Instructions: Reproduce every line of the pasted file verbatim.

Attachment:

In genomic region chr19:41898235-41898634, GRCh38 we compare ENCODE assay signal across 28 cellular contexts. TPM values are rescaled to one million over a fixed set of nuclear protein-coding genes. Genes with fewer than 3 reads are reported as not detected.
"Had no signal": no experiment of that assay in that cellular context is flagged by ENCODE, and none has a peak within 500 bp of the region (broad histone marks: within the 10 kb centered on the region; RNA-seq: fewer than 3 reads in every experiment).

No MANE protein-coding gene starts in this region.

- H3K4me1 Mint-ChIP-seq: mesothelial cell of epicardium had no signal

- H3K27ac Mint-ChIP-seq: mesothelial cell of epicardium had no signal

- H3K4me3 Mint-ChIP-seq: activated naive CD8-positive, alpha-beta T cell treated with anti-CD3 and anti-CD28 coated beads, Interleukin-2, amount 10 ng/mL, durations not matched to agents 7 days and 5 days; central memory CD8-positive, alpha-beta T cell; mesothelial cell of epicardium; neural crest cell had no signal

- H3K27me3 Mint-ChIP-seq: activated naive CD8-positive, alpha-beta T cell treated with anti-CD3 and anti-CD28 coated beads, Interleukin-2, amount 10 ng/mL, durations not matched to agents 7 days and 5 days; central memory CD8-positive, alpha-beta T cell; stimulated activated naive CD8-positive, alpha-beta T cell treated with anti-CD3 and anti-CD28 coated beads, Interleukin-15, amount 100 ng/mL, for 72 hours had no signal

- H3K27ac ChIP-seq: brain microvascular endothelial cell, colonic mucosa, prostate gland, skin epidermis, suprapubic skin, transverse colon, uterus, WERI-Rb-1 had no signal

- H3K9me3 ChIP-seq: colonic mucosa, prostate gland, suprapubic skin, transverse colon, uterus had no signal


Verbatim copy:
In genomic region chr19:41898235-41898634, GRCh38 we compare ENCODE assay signal across 28 cellular contexts. TPM values are rescaled to one million over a fixed set of nuclear protein-coding genes. Genes with fewer than 3 reads are reported as not detected.
"Had no signal": no experiment of that assay in that cellular context is flagged by ENCODE, and none has a peak within 500 bp of the region (broad histone marks: within the 10 kb centered on the region; RNA-seq: fewer than 3 reads in every experiment).

No MANE protein-coding gene starts in this region.

- H3K4me1 Mint-ChIP-seq: mesothelial cell of epicardium had no signal

- H3K27ac Mint-ChIP-seq: mesothelial cell of epicardium had no signal

- H3K4me3 Mint-ChIP-seq: activated naive CD8-positive, alpha-beta T cell treated with anti-CD3 and anti-CD28 coated beads, Interleukin-2, amount 10 ng/mL, durations not matched to agents 7 days and 5 days; central memory CD8-positive, alpha-beta T cell; mesothelial cell of epicardium; neural crest cell had no signal

- H3K27me3 Mint-ChIP-seq: activated naive CD8-positive, alpha-beta T cell treated with anti-CD3 and anti-CD28 coated beads, Interleukin-2, amount 10 ng/mL, durations not matched to agents 7 days and 5 days; central memory CD8-positive, alpha-beta T cell; stimulated activated naive CD8-positive, alpha-beta T cell treated with anti-CD3 and anti-CD28 coated beads, Interleukin-15, amount 100 ng/mL, for 72 hours had no signal

- H3K27ac ChIP-seq: brain microvascular endothelial cell, colonic mucosa, prostate gland, skin epidermis, suprapubic skin, transverse colon, uterus, WERI-Rb-1 had no signal

- H3K9me3 ChIP-seq: colonic mucosa, prostate gland, suprapubic skin, transverse colon, uterus had no signal